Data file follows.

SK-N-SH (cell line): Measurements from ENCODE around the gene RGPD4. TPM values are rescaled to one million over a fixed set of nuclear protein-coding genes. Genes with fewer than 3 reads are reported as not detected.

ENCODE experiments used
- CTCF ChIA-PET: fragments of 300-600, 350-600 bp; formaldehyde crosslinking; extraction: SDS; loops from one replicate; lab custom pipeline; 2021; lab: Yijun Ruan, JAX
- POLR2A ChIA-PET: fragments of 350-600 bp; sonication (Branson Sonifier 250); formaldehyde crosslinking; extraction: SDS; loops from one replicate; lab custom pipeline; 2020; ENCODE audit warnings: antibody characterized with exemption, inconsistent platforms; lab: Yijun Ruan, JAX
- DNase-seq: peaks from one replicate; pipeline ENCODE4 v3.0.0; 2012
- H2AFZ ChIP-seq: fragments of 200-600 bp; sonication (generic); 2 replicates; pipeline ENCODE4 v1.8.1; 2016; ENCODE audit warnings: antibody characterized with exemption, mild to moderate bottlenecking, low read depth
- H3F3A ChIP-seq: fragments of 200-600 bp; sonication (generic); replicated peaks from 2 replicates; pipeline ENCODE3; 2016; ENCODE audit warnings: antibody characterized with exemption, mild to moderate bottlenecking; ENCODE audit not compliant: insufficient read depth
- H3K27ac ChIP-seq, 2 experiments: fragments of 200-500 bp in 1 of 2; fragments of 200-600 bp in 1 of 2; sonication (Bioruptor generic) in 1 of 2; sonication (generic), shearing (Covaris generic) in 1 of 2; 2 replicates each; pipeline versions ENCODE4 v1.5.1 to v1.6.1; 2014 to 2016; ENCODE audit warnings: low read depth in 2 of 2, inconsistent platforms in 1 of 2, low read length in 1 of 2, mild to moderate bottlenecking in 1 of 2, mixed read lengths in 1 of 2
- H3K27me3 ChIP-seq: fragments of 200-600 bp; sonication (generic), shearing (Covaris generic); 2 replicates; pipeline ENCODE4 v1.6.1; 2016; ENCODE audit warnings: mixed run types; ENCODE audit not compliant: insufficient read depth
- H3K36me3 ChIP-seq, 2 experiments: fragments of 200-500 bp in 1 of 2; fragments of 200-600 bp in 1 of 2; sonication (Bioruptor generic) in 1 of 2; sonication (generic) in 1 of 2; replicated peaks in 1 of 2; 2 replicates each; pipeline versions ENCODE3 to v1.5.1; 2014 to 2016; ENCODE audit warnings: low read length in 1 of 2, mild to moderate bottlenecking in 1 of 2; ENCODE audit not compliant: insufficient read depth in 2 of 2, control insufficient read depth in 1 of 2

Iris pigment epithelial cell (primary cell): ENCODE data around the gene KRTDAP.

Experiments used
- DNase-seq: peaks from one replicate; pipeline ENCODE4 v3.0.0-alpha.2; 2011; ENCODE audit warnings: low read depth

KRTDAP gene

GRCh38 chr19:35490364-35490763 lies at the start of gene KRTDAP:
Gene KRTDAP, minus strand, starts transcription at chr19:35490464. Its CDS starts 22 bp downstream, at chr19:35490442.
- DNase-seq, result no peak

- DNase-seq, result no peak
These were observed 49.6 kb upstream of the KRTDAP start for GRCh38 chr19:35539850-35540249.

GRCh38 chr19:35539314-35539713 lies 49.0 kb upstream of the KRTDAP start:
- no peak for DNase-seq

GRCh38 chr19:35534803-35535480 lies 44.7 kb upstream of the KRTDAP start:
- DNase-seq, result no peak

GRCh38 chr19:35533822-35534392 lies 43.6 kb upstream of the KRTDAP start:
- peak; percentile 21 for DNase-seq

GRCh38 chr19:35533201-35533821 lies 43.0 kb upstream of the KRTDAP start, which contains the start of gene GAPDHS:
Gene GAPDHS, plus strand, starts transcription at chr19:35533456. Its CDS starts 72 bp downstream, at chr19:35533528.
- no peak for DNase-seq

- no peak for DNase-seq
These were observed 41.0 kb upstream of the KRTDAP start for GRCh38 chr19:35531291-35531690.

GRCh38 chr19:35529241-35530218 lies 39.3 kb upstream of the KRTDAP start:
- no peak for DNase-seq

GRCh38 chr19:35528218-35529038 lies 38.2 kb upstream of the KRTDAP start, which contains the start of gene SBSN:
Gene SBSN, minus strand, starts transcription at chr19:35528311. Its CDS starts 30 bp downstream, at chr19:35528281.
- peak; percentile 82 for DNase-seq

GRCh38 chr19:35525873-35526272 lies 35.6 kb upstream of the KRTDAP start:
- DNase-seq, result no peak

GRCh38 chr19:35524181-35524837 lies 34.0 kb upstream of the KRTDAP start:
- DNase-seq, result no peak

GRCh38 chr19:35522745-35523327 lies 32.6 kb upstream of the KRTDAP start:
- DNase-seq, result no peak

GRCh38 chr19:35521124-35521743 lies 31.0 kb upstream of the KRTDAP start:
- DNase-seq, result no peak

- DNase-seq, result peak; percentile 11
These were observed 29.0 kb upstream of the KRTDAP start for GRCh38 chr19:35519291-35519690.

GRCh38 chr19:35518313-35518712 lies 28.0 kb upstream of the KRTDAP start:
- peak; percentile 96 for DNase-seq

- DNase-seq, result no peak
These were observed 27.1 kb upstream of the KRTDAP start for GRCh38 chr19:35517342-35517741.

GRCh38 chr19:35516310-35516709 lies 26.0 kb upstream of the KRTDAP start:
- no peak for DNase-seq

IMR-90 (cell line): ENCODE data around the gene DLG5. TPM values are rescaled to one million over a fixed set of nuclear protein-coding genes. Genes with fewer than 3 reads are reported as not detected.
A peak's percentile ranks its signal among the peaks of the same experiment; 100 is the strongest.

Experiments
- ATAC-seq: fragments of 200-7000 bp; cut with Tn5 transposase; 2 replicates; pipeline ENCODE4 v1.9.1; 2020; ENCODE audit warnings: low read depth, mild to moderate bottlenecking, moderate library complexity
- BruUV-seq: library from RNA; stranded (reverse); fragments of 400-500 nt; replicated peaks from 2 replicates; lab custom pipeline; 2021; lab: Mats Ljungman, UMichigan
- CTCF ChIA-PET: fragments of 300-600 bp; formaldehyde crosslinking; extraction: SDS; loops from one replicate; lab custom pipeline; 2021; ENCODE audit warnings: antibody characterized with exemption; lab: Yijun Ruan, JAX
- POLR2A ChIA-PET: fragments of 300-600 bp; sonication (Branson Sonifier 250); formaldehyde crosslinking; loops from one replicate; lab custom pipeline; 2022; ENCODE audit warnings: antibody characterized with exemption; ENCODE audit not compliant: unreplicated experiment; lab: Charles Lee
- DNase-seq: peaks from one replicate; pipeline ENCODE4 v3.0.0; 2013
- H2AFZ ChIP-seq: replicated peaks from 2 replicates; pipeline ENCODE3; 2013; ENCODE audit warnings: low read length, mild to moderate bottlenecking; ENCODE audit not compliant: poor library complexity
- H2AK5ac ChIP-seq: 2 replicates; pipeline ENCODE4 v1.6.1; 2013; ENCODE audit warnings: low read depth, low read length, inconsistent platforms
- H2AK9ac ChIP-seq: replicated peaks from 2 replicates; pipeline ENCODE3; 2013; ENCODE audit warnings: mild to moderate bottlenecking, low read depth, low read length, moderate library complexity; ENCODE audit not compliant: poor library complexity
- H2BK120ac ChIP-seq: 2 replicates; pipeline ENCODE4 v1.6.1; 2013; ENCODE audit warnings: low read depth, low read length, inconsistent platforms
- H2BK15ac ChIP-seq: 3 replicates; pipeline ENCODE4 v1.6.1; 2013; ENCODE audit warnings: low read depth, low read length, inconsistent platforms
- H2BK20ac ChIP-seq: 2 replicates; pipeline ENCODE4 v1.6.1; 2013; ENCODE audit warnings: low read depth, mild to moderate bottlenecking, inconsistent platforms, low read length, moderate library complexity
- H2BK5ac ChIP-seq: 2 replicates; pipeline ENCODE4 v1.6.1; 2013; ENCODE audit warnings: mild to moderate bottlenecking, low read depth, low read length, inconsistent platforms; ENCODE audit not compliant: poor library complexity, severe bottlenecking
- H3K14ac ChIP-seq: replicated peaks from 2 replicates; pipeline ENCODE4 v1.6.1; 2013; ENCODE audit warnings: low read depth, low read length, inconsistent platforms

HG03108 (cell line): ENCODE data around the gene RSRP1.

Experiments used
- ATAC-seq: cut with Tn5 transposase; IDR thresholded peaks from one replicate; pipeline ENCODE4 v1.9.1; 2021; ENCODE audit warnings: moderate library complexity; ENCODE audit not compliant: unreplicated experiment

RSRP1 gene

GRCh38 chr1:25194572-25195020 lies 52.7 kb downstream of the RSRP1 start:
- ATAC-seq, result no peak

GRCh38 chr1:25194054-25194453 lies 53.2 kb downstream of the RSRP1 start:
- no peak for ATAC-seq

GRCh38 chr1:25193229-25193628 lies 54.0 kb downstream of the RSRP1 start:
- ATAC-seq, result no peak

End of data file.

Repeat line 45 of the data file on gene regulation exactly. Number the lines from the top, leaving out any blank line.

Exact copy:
These were observed 29.0 kb upstream of the KRTDAP start for GRCh38 chr19:35519291-35519690.